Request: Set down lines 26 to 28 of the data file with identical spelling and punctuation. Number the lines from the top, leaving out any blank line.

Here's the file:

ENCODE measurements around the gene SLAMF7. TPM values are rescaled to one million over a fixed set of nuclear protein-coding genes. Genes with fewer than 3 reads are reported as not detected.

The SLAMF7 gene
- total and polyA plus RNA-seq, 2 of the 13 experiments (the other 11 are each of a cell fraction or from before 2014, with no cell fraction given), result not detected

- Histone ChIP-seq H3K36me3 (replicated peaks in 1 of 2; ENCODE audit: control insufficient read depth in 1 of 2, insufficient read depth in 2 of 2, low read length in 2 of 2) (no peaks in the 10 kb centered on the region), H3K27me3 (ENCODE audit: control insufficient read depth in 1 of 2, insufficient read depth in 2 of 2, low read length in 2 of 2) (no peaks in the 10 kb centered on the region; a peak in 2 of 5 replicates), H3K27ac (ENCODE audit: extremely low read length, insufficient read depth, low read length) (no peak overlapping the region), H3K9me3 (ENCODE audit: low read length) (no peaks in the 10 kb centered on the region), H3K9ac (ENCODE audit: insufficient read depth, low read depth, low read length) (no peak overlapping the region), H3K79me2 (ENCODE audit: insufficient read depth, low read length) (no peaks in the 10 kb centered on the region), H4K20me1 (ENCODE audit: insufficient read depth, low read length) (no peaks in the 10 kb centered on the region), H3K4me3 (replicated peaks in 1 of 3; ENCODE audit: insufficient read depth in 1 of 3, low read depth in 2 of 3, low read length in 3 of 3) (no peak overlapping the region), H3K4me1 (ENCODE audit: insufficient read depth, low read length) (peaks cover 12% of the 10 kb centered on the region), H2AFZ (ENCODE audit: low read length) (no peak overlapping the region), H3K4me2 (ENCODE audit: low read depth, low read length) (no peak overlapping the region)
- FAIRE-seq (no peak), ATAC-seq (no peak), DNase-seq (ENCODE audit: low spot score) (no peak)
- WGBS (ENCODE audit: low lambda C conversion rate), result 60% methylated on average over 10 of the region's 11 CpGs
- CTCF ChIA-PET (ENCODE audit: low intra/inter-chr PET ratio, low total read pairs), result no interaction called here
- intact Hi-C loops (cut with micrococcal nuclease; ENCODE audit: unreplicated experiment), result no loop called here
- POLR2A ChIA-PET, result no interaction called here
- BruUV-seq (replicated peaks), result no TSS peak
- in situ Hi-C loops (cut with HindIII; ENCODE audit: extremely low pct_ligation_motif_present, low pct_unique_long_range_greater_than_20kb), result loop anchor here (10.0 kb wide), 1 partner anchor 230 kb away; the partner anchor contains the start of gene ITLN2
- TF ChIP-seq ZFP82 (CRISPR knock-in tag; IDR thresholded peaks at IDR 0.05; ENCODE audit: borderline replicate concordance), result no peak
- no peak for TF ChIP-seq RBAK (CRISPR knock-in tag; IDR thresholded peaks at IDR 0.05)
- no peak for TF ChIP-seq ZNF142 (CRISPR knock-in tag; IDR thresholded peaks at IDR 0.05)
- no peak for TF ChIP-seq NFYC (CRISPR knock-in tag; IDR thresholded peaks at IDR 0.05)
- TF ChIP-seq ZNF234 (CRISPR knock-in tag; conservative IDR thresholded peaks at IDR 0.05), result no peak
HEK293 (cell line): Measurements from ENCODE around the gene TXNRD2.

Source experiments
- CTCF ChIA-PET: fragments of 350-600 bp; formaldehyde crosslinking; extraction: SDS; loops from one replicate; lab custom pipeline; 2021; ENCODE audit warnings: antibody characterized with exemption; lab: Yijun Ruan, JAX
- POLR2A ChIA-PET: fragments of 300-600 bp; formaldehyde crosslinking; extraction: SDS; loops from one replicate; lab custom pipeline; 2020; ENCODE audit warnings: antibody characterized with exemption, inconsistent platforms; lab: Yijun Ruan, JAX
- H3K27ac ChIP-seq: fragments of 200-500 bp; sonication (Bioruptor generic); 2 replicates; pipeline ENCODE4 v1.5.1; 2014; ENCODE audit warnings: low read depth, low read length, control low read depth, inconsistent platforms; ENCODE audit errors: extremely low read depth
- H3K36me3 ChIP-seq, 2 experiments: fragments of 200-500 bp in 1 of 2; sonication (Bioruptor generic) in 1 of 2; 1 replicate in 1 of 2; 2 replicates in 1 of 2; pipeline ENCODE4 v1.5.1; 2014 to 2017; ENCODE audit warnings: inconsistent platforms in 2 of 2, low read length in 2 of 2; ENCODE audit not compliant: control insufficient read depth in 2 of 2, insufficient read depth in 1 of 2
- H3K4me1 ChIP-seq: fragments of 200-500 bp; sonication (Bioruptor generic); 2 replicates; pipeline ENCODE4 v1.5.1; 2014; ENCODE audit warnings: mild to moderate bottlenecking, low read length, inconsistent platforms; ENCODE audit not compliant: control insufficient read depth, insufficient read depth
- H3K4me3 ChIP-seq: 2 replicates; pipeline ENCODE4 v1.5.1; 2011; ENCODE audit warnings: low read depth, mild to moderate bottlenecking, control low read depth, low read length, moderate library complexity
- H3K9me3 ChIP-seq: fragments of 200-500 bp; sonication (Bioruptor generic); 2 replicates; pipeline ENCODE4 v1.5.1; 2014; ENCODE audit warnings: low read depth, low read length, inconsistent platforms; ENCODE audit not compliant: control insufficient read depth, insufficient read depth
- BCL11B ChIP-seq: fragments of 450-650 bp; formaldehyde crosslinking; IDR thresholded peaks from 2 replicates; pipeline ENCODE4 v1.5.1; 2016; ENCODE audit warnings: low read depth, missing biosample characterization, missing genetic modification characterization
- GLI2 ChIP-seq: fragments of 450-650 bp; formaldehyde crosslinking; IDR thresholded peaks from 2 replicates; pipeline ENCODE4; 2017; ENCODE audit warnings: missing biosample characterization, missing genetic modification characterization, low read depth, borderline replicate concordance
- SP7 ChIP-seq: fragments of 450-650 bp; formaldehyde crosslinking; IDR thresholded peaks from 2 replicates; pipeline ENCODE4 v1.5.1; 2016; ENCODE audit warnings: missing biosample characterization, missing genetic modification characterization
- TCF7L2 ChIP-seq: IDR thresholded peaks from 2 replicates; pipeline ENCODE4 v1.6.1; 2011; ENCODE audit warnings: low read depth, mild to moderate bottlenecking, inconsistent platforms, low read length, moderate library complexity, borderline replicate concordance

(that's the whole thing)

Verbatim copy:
- BCL11B ChIP-seq: fragments of 450-650 bp; formaldehyde crosslinking; IDR thresholded peaks from 2 replicates; pipeline ENCODE4 v1.5.1; 2016; ENCODE audit warnings: low read depth, missing biosample characterization, missing genetic modification characterization
- GLI2 ChIP-seq: fragments of 450-650 bp; formaldehyde crosslinking; IDR thresholded peaks from 2 replicates; pipeline ENCODE4; 2017; ENCODE audit warnings: missing biosample characterization, missing genetic modification characterization, low read depth, borderline replicate concordance
- SP7 ChIP-seq: fragments of 450-650 bp; formaldehyde crosslinking; IDR thresholded peaks from 2 replicates; pipeline ENCODE4 v1.5.1; 2016; ENCODE audit warnings: missing biosample characterization, missing genetic modification characterization